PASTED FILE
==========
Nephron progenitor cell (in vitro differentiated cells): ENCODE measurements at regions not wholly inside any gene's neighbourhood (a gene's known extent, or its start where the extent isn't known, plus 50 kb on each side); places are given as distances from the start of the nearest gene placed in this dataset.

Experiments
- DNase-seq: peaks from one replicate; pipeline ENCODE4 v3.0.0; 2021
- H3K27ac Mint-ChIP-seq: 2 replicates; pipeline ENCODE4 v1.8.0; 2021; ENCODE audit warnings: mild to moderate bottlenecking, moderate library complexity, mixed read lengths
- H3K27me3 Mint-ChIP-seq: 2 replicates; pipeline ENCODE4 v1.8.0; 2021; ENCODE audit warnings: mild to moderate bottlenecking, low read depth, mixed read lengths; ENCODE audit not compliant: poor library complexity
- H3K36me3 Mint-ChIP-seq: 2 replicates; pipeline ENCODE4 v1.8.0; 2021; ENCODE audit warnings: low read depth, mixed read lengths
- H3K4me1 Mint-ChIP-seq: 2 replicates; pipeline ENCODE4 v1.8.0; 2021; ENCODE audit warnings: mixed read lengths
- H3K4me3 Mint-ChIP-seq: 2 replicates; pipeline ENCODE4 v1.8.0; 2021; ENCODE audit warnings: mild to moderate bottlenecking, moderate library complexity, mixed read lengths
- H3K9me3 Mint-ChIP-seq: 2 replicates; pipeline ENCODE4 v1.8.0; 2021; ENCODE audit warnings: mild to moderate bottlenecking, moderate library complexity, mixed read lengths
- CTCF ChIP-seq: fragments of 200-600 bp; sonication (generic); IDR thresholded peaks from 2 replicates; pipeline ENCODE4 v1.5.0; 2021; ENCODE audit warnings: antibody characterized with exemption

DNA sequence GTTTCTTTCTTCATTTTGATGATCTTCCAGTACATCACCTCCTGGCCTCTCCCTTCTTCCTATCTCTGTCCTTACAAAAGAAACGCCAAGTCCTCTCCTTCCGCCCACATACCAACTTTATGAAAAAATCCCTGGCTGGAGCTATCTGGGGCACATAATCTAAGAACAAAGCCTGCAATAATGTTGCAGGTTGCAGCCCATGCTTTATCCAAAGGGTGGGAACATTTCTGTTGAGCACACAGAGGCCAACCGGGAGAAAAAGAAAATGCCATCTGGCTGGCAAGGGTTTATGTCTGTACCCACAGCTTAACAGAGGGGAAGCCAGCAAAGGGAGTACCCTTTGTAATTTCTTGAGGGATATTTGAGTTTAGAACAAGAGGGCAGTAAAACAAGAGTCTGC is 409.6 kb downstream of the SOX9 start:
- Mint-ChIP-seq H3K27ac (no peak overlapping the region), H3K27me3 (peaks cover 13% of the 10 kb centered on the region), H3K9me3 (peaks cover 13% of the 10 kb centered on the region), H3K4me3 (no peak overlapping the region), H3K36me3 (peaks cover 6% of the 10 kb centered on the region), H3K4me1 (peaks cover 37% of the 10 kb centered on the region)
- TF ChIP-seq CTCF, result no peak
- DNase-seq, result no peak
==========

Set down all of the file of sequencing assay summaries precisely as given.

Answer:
Nephron progenitor cell (in vitro differentiated cells): ENCODE measurements at regions not wholly inside any gene's neighbourhood (a gene's known extent, or its start where the extent isn't known, plus 50 kb on each side); places are given as distances from the start of the nearest gene placed in this dataset.

Experiments
- DNase-seq: peaks from one replicate; pipeline ENCODE4 v3.0.0; 2021
- H3K27ac Mint-ChIP-seq: 2 replicates; pipeline ENCODE4 v1.8.0; 2021; ENCODE audit warnings: mild to moderate bottlenecking, moderate library complexity, mixed read lengths
- H3K27me3 Mint-ChIP-seq: 2 replicates; pipeline ENCODE4 v1.8.0; 2021; ENCODE audit warnings: mild to moderate bottlenecking, low read depth, mixed read lengths; ENCODE audit not compliant: poor library complexity
- H3K36me3 Mint-ChIP-seq: 2 replicates; pipeline ENCODE4 v1.8.0; 2021; ENCODE audit warnings: low read depth, mixed read lengths
- H3K4me1 Mint-ChIP-seq: 2 replicates; pipeline ENCODE4 v1.8.0; 2021; ENCODE audit warnings: mixed read lengths
- H3K4me3 Mint-ChIP-seq: 2 replicates; pipeline ENCODE4 v1.8.0; 2021; ENCODE audit warnings: mild to moderate bottlenecking, moderate library complexity, mixed read lengths
- H3K9me3 Mint-ChIP-seq: 2 replicates; pipeline ENCODE4 v1.8.0; 2021; ENCODE audit warnings: mild to moderate bottlenecking, moderate library complexity, mixed read lengths
- CTCF ChIP-seq: fragments of 200-600 bp; sonication (generic); IDR thresholded peaks from 2 replicates; pipeline ENCODE4 v1.5.0; 2021; ENCODE audit warnings: antibody characterized with exemption

DNA sequence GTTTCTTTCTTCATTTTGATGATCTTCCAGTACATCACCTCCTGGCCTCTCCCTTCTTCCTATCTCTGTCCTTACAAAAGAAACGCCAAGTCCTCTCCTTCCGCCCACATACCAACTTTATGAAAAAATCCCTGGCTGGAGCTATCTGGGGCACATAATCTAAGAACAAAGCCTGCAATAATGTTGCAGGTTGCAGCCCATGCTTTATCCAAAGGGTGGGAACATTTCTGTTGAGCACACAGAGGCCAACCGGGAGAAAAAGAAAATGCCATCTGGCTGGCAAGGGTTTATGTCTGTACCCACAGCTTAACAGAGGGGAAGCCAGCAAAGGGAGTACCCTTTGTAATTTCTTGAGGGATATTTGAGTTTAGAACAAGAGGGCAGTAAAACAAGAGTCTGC is 409.6 kb downstream of the SOX9 start:
- Mint-ChIP-seq H3K27ac (no peak overlapping the region), H3K27me3 (peaks cover 13% of the 10 kb centered on the region), H3K9me3 (peaks cover 13% of the 10 kb centered on the region), H3K4me3 (no peak overlapping the region), H3K36me3 (peaks cover 6% of the 10 kb centered on the region), H3K4me1 (peaks cover 37% of the 10 kb centered on the region)
- TF ChIP-seq CTCF, result no peak
- DNase-seq, result no peak